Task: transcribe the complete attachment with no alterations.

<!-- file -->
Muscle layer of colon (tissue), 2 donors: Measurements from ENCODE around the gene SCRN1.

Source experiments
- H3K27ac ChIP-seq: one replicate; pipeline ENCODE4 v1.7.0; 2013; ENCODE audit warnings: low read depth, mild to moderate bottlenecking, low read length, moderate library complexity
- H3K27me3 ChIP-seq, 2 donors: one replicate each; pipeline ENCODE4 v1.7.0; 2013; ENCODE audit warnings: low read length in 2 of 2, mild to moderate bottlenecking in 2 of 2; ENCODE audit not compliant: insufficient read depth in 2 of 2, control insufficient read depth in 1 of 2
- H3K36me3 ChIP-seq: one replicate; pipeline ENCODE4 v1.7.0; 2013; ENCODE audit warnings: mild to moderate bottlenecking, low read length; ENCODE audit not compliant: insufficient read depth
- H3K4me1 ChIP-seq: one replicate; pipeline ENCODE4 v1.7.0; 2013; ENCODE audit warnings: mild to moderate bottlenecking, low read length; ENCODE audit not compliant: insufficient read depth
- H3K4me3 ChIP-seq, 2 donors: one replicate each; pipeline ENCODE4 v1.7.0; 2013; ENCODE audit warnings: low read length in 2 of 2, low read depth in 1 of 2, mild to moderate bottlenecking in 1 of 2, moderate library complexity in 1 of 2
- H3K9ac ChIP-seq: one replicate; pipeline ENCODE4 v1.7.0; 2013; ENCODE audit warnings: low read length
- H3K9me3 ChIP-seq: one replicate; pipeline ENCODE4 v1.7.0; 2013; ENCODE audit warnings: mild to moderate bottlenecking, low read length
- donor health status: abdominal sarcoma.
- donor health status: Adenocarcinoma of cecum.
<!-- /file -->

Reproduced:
Muscle layer of colon (tissue), 2 donors: Measurements from ENCODE around the gene SCRN1.

Source experiments
- H3K27ac ChIP-seq: one replicate; pipeline ENCODE4 v1.7.0; 2013; ENCODE audit warnings: low read depth, mild to moderate bottlenecking, low read length, moderate library complexity
- H3K27me3 ChIP-seq, 2 donors: one replicate each; pipeline ENCODE4 v1.7.0; 2013; ENCODE audit warnings: low read length in 2 of 2, mild to moderate bottlenecking in 2 of 2; ENCODE audit not compliant: insufficient read depth in 2 of 2, control insufficient read depth in 1 of 2
- H3K36me3 ChIP-seq: one replicate; pipeline ENCODE4 v1.7.0; 2013; ENCODE audit warnings: mild to moderate bottlenecking, low read length; ENCODE audit not compliant: insufficient read depth
- H3K4me1 ChIP-seq: one replicate; pipeline ENCODE4 v1.7.0; 2013; ENCODE audit warnings: mild to moderate bottlenecking, low read length; ENCODE audit not compliant: insufficient read depth
- H3K4me3 ChIP-seq, 2 donors: one replicate each; pipeline ENCODE4 v1.7.0; 2013; ENCODE audit warnings: low read length in 2 of 2, low read depth in 1 of 2, mild to moderate bottlenecking in 1 of 2, moderate library complexity in 1 of 2
- H3K9ac ChIP-seq: one replicate; pipeline ENCODE4 v1.7.0; 2013; ENCODE audit warnings: low read length
- H3K9me3 ChIP-seq: one replicate; pipeline ENCODE4 v1.7.0; 2013; ENCODE audit warnings: mild to moderate bottlenecking, low read length
- donor health status: abdominal sarcoma.
- donor health status: Adenocarcinoma of cecum.